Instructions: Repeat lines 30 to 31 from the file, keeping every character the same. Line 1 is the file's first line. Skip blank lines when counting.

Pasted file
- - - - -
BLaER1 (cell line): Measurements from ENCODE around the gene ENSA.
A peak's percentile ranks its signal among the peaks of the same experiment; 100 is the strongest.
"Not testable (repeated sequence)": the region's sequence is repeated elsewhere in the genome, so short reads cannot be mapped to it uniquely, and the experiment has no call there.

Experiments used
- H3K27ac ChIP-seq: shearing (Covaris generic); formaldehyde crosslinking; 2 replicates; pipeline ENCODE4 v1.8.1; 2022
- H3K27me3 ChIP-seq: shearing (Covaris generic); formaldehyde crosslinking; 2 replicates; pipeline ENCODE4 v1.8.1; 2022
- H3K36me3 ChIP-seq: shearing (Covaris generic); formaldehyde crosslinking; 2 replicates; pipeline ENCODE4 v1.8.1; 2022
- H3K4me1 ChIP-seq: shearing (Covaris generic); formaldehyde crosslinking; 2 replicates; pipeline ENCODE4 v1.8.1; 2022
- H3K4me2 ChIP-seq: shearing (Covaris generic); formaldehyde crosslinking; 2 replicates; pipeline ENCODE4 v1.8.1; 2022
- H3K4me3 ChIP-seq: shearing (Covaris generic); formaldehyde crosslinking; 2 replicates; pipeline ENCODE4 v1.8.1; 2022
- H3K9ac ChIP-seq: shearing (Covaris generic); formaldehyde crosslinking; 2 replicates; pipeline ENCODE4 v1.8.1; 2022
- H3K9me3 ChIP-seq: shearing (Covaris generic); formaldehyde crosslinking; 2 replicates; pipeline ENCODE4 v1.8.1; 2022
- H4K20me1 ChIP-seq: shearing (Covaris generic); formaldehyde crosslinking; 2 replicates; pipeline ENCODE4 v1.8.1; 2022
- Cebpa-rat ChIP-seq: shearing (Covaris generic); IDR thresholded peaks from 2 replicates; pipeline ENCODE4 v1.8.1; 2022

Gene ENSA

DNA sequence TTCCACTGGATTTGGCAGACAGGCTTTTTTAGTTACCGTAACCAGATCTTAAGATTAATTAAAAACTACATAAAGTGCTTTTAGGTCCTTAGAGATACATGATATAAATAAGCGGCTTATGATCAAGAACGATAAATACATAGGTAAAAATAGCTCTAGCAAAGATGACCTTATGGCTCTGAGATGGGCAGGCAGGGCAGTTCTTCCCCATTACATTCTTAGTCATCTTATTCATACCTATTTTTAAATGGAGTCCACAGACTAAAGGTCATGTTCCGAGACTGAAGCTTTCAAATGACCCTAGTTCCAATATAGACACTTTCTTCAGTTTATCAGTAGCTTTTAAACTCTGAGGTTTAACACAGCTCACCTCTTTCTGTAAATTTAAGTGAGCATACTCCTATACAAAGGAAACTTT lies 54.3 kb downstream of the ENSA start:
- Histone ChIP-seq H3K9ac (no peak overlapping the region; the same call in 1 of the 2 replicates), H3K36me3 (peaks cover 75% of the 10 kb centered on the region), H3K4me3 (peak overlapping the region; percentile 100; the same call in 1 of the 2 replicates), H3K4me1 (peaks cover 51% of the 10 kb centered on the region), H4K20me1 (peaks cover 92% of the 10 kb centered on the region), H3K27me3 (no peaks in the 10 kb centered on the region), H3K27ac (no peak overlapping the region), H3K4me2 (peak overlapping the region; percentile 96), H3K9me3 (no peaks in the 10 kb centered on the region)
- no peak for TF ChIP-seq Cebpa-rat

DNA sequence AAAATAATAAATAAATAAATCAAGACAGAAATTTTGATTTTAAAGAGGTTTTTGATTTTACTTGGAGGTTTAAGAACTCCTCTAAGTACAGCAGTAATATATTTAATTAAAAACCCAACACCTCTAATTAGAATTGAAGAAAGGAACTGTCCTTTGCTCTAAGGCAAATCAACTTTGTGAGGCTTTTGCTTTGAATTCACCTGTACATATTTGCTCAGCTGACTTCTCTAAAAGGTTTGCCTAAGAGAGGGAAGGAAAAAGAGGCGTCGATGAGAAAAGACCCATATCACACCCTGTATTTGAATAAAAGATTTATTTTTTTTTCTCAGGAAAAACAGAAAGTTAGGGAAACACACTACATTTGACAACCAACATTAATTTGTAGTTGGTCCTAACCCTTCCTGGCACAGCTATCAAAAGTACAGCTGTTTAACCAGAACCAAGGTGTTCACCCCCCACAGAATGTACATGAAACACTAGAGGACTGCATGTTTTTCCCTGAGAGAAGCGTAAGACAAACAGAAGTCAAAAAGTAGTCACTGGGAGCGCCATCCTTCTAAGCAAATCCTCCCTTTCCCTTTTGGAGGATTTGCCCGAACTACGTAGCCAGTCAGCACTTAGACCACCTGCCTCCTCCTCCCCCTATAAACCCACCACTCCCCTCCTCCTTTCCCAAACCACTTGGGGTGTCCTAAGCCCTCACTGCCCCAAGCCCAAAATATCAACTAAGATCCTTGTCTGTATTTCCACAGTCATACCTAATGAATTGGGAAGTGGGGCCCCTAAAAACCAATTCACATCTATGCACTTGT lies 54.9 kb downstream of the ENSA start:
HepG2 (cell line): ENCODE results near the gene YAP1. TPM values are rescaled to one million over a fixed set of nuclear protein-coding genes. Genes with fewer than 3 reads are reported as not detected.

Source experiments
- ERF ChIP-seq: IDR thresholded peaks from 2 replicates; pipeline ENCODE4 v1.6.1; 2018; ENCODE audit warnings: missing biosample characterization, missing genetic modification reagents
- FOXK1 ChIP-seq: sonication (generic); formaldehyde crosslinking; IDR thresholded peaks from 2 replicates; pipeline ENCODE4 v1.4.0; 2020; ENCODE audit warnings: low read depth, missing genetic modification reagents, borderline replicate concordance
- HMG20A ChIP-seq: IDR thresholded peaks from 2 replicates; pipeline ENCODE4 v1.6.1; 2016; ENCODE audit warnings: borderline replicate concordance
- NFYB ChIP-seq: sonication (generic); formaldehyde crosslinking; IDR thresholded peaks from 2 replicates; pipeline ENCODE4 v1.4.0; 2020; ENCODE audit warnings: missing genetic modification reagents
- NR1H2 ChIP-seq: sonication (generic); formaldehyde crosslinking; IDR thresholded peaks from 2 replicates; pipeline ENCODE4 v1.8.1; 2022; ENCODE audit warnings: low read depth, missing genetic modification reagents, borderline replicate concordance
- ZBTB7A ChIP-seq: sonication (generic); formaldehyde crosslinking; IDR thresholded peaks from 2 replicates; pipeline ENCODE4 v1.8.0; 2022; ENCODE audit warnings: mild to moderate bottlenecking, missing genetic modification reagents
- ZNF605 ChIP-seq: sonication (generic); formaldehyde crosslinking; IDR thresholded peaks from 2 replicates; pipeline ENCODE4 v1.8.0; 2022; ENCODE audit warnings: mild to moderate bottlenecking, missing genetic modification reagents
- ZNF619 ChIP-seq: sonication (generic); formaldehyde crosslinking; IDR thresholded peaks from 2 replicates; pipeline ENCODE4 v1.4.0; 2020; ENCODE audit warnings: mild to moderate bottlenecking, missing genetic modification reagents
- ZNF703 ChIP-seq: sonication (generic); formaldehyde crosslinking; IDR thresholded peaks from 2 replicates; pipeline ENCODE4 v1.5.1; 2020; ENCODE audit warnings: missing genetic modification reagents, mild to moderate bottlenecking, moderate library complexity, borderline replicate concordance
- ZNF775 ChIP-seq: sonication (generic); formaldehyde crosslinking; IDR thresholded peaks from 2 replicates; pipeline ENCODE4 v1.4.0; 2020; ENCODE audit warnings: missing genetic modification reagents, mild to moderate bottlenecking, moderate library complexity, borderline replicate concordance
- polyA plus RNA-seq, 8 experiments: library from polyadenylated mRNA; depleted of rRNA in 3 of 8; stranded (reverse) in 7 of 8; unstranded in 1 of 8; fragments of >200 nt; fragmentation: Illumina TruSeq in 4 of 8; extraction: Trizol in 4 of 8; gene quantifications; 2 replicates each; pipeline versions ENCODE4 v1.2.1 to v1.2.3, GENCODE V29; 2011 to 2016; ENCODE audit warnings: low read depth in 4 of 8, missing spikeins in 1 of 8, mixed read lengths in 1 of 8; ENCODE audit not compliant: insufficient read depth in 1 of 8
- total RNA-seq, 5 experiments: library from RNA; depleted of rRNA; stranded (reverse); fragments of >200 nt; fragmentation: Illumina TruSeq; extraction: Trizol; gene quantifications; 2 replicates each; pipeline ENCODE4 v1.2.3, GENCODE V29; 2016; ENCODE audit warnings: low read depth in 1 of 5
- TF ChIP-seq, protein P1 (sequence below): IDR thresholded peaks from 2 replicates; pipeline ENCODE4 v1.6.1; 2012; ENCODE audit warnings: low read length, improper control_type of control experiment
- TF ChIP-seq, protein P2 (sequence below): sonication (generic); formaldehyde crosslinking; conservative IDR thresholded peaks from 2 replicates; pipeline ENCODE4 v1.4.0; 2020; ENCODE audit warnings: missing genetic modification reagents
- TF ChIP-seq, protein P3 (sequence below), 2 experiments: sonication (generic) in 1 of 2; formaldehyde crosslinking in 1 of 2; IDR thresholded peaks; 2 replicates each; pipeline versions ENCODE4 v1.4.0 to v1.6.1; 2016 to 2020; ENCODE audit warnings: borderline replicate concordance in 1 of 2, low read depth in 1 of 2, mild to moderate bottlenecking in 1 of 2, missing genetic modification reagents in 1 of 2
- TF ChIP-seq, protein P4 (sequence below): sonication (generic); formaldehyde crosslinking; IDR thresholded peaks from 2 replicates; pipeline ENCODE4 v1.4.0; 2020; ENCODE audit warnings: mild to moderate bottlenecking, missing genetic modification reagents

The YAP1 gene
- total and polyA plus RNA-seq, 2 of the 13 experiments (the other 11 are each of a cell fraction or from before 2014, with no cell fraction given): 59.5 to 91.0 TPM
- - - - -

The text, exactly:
- ZNF703 ChIP-seq: sonication (generic); formaldehyde crosslinking; IDR thresholded peaks from 2 replicates; pipeline ENCODE4 v1.5.1; 2020; ENCODE audit warnings: missing genetic modification reagents, mild to moderate bottlenecking, moderate library complexity, borderline replicate concordance
- ZNF775 ChIP-seq: sonication (generic); formaldehyde crosslinking; IDR thresholded peaks from 2 replicates; pipeline ENCODE4 v1.4.0; 2020; ENCODE audit warnings: missing genetic modification reagents, mild to moderate bottlenecking, moderate library complexity, borderline replicate concordance